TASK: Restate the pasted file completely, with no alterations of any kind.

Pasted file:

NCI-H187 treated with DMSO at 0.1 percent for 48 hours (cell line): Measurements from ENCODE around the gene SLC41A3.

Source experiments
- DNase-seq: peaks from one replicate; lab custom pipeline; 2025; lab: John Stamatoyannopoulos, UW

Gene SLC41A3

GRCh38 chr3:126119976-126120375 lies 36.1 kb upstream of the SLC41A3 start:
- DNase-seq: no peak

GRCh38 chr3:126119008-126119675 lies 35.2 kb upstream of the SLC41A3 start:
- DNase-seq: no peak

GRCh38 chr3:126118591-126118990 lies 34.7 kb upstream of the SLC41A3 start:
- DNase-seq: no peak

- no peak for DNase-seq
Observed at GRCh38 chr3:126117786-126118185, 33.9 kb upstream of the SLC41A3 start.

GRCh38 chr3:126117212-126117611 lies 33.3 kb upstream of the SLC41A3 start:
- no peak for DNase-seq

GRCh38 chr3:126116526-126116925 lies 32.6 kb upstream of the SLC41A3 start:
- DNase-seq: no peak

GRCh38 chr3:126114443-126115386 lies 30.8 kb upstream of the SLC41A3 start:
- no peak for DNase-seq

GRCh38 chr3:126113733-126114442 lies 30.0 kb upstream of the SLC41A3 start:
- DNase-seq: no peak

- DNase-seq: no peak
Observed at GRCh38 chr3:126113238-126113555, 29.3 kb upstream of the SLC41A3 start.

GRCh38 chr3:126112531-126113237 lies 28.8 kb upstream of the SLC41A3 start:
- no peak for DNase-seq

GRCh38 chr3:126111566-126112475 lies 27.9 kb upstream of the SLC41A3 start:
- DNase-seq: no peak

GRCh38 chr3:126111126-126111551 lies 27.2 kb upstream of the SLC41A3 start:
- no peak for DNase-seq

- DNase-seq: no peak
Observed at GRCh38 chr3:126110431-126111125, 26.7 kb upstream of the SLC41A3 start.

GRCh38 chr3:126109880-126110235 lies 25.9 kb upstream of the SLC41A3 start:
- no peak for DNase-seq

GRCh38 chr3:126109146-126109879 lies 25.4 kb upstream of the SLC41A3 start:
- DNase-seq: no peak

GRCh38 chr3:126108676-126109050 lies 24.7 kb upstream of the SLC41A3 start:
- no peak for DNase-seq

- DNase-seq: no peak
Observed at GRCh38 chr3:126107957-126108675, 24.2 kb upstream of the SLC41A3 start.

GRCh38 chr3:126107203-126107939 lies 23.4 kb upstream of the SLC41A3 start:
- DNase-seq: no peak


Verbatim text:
NCI-H187 treated with DMSO at 0.1 percent for 48 hours (cell line): Measurements from ENCODE around the gene SLC41A3.

Source experiments
- DNase-seq: peaks from one replicate; lab custom pipeline; 2025; lab: John Stamatoyannopoulos, UW

Gene SLC41A3

GRCh38 chr3:126119976-126120375 lies 36.1 kb upstream of the SLC41A3 start:
- DNase-seq: no peak

GRCh38 chr3:126119008-126119675 lies 35.2 kb upstream of the SLC41A3 start:
- DNase-seq: no peak

GRCh38 chr3:126118591-126118990 lies 34.7 kb upstream of the SLC41A3 start:
- DNase-seq: no peak

- no peak for DNase-seq
Observed at GRCh38 chr3:126117786-126118185, 33.9 kb upstream of the SLC41A3 start.

GRCh38 chr3:126117212-126117611 lies 33.3 kb upstream of the SLC41A3 start:
- no peak for DNase-seq

GRCh38 chr3:126116526-126116925 lies 32.6 kb upstream of the SLC41A3 start:
- DNase-seq: no peak

GRCh38 chr3:126114443-126115386 lies 30.8 kb upstream of the SLC41A3 start:
- no peak for DNase-seq

GRCh38 chr3:126113733-126114442 lies 30.0 kb upstream of the SLC41A3 start:
- DNase-seq: no peak

- DNase-seq: no peak
Observed at GRCh38 chr3:126113238-126113555, 29.3 kb upstream of the SLC41A3 start.

GRCh38 chr3:126112531-126113237 lies 28.8 kb upstream of the SLC41A3 start:
- no peak for DNase-seq

GRCh38 chr3:126111566-126112475 lies 27.9 kb upstream of the SLC41A3 start:
- DNase-seq: no peak

GRCh38 chr3:126111126-126111551 lies 27.2 kb upstream of the SLC41A3 start:
- no peak for DNase-seq

- DNase-seq: no peak
Observed at GRCh38 chr3:126110431-126111125, 26.7 kb upstream of the SLC41A3 start.

GRCh38 chr3:126109880-126110235 lies 25.9 kb upstream of the SLC41A3 start:
- no peak for DNase-seq

GRCh38 chr3:126109146-126109879 lies 25.4 kb upstream of the SLC41A3 start:
- DNase-seq: no peak

GRCh38 chr3:126108676-126109050 lies 24.7 kb upstream of the SLC41A3 start:
- no peak for DNase-seq

- DNase-seq: no peak
Observed at GRCh38 chr3:126107957-126108675, 24.2 kb upstream of the SLC41A3 start.

GRCh38 chr3:126107203-126107939 lies 23.4 kb upstream of the SLC41A3 start:
- DNase-seq: no peak